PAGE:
A handout picture provided by the British Ministry of Defense shows a Royal Air Force (RAF) Tornado GR4 returning from an armed mission in support of operation "Shader" in Iraq, to the RAF station in Akrotiri, Cyprus, on September 30.
British Defense Minister Michael Fallon says British jet fighters on September 30 launched their first air strikes against Islamic State militants in Iraq.
Fallon said two British warplanes "identified and attacked a heavy weapons position that was endangering Kurdish forces" in northern Iraq, then attacked an armed pickup truck with IS militants in the same area.
Kurdish Peshmerga fighters in northern Iraq say air strikes helped them capture the strategic border crossing at Rabia, about 100 kilometers northwest of Mosul, and several nearby villages.
Peshmerga forces also attacked the town of Zumar and retook two nearby villages.
Peshmerga Secretary-General Jabbar Yawar said Iraqi Kurds have retaken about half of the territory that had been seized in northern Iraq by IS militants in August.
Meanwhile, RFE/RL's Radio Free Iraq reports British planes also flew missions in Anbar Province over Garma and Fallujah, which are both under IS control but surrounded by Iraqi government forces.
Fierce fighting was reported in Ramadi and Fallujah, but some 240 Iraqi security forces were reported surrounded by IS militants in the Hamidiya district.
U.S. air strikes and Iraqi forces also targeted IS militants to the west and south of Baghdad, reportedly killing dozens of fighters who were as close as 10 kilometers away from Baghdad’s city limits.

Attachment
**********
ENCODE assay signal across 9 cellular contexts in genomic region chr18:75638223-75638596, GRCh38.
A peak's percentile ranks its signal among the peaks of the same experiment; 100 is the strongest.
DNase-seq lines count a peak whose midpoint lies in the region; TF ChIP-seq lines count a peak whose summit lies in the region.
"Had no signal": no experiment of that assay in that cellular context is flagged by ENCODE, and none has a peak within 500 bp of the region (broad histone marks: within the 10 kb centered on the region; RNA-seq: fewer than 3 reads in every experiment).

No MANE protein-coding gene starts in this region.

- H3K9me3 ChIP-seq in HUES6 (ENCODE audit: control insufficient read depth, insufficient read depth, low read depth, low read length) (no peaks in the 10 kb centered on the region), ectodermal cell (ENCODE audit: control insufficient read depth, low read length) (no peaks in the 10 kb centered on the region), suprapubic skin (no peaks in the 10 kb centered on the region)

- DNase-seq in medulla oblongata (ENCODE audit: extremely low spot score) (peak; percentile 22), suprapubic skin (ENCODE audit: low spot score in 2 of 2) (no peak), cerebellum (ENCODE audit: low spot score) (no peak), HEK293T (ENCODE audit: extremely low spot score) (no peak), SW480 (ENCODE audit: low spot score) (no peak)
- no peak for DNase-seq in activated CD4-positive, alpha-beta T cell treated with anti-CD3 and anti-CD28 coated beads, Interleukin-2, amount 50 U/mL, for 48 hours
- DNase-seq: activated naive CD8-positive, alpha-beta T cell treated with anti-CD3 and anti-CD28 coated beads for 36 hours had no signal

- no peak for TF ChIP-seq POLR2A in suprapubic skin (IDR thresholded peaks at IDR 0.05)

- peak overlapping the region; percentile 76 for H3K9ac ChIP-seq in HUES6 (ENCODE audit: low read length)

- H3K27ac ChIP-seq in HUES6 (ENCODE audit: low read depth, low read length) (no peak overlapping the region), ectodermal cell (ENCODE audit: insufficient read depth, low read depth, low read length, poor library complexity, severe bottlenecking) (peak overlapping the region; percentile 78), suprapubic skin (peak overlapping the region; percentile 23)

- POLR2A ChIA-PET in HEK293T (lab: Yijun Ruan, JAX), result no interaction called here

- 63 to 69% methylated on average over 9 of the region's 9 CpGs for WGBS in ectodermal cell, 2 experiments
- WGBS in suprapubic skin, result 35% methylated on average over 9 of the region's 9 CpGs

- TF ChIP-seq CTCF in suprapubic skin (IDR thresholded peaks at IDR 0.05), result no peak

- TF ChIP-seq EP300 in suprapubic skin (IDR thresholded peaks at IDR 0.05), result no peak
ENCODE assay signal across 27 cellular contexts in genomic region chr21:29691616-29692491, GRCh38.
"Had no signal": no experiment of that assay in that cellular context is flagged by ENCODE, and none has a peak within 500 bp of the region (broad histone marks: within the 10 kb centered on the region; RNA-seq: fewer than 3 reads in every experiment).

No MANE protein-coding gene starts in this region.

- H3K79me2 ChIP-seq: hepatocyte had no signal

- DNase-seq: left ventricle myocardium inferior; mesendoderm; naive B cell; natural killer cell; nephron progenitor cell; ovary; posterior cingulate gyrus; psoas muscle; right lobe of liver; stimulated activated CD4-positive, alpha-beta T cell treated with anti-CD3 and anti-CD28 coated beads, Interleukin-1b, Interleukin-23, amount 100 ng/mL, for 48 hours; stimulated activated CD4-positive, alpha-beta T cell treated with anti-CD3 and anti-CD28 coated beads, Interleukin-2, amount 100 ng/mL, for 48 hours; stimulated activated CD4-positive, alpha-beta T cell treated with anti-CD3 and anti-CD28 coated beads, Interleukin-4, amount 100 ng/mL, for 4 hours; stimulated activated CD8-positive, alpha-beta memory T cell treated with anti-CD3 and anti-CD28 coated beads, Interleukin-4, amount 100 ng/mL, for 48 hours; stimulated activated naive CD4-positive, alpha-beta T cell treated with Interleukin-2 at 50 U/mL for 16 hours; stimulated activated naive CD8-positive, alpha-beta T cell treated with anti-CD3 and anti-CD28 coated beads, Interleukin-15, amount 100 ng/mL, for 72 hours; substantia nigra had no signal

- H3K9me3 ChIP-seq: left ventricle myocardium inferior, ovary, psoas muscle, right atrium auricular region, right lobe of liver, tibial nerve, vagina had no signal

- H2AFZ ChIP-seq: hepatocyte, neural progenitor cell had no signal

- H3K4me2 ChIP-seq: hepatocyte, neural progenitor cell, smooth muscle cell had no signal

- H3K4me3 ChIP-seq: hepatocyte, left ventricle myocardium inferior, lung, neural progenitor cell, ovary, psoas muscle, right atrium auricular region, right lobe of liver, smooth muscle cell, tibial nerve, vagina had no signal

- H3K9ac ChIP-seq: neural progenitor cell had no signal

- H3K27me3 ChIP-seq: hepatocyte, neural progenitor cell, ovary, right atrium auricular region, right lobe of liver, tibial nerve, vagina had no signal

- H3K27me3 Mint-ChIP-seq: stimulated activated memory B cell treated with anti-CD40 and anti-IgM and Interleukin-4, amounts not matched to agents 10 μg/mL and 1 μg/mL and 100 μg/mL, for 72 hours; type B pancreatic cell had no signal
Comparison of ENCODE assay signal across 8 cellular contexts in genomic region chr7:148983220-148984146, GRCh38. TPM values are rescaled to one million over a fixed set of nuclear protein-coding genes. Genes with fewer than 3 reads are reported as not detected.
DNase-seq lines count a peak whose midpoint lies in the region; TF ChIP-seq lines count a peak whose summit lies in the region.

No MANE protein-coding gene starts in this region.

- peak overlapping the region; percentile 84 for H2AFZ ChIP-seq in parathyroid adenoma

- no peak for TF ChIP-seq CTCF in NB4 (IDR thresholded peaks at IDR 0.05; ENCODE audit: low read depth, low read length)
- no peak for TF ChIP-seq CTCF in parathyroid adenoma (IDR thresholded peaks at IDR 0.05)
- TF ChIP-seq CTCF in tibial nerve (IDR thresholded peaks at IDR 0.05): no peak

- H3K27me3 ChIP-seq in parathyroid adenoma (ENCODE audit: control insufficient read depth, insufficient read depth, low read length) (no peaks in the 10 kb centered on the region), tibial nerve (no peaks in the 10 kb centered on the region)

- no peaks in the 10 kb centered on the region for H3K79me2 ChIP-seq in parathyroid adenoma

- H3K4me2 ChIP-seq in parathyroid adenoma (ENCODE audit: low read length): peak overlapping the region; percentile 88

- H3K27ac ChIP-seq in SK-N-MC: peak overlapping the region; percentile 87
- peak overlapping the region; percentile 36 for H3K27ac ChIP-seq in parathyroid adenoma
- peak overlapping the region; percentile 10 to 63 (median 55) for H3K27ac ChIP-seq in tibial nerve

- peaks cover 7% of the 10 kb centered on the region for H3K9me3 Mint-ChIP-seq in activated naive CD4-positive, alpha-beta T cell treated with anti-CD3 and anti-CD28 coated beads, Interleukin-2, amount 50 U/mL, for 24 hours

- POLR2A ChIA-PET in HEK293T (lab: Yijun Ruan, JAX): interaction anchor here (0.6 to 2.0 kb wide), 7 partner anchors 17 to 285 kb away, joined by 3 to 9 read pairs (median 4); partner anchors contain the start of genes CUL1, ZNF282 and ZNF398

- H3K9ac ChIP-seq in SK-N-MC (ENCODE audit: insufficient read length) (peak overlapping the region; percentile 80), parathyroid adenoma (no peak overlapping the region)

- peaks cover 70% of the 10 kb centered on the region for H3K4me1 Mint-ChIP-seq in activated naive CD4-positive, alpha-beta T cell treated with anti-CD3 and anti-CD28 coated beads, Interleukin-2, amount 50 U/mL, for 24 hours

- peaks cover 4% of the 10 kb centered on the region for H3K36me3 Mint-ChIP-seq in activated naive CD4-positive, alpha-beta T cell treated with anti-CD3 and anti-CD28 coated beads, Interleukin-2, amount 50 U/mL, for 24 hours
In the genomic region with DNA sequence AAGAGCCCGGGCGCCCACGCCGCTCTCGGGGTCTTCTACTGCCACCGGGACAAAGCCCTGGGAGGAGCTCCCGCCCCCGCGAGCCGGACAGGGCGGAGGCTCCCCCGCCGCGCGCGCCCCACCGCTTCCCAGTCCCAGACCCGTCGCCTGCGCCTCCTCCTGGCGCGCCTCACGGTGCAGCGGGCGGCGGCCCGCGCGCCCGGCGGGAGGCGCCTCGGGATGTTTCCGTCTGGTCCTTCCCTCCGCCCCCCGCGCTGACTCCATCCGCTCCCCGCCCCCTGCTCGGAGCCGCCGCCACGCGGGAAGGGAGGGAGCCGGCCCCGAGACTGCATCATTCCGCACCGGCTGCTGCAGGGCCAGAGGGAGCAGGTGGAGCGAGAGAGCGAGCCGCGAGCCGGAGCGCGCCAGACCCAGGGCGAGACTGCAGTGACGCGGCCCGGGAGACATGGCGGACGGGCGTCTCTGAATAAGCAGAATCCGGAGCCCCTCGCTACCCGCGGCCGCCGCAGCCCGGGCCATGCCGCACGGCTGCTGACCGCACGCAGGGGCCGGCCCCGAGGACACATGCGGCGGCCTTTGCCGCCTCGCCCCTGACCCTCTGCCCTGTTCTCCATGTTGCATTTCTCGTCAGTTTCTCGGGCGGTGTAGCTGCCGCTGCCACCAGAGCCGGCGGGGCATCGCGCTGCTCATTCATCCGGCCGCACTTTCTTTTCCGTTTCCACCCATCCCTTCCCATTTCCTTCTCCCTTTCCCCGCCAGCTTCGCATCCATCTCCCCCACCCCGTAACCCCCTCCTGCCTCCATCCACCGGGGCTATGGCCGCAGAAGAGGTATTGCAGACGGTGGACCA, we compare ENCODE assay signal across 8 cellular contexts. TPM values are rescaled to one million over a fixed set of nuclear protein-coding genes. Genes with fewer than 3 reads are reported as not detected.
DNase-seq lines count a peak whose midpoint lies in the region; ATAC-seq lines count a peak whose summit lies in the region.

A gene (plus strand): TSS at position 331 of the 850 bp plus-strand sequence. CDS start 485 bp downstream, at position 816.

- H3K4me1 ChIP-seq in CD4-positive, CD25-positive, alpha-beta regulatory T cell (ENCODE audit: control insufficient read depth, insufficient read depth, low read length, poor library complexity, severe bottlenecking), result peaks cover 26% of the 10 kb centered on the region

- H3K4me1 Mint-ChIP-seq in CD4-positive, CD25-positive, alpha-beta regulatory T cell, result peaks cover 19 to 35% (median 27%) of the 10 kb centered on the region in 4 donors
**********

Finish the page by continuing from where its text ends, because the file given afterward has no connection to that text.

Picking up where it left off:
The U.S.-led military coalition also carried out fresh air strikes in northern Syria to support a besieged ethnic Kurdish town on the Syrian-Turkish border.
The Britain-based Syrian Observatory for Human Rights said the strikes hit IS fighters to the east and west of Kobani.
Another activist group, the Local Coordination Committees, also reported the air strikes hit IS targets outside of the town.
The Syrian Observatory group said fighting around Kobani on September 29 had killed 57 fighters on both sides.
Kobani -- a predominantly Kurdish town where Turkomans, Arabs, and ethnic Armenians also live -- has been besieged by IS militants since mid-September.
It has been a frontline battle zone between Kurdish fighters and IS militants since mid-2013.
Despite several previous air strikes, IS fighters have made advances toward Kobani in recent days.
Kobani is considered one of the main towns of Syrian Kurdistan, which is protected by the Kurdish People's Protection Units (YPG).
The YPG has previously accused Turkish border guards of allowing IS militants to cross from Turkey into northern Syria in order to battle Kurds in Syria after more than three decades of fighting between Turkish forces and Kurds in southeastern Turkey.
But officials in Ankara on September 30 said a parliamentary mandate has been prepared that will allow Turkish forces to take military action in Iraq and Syria to cover “all possible threats and risks.”
Deputy Prime Minister Bulent Arinc said on September 30 that the parliamentary mandate would be voted on by lawmakers on October 2.
Meanwhile, officials in Tehran said on September 30 that Iran does not see any “intention” by an international coalition, led by the United States, to mount a ground offensive in Syria against IS militants.
Iran and Russia have previously complained that U.S.-led air strikes in Syrian territory were violations of international law.
But Syria’s Foreign Minister Walid al-Muallem told the United Nations General Assembly on September 29 that Damascus “stands with any international effort aimed at fighting and combatting terrorism.”
Muallem also told the Associated Press that even though the United States does not inform Syria about every air strike before it happens, “It is ok. We are fighting ISIS. They are fighting ISIS."
With reporting by Reuters, BBC, AP, and AFP
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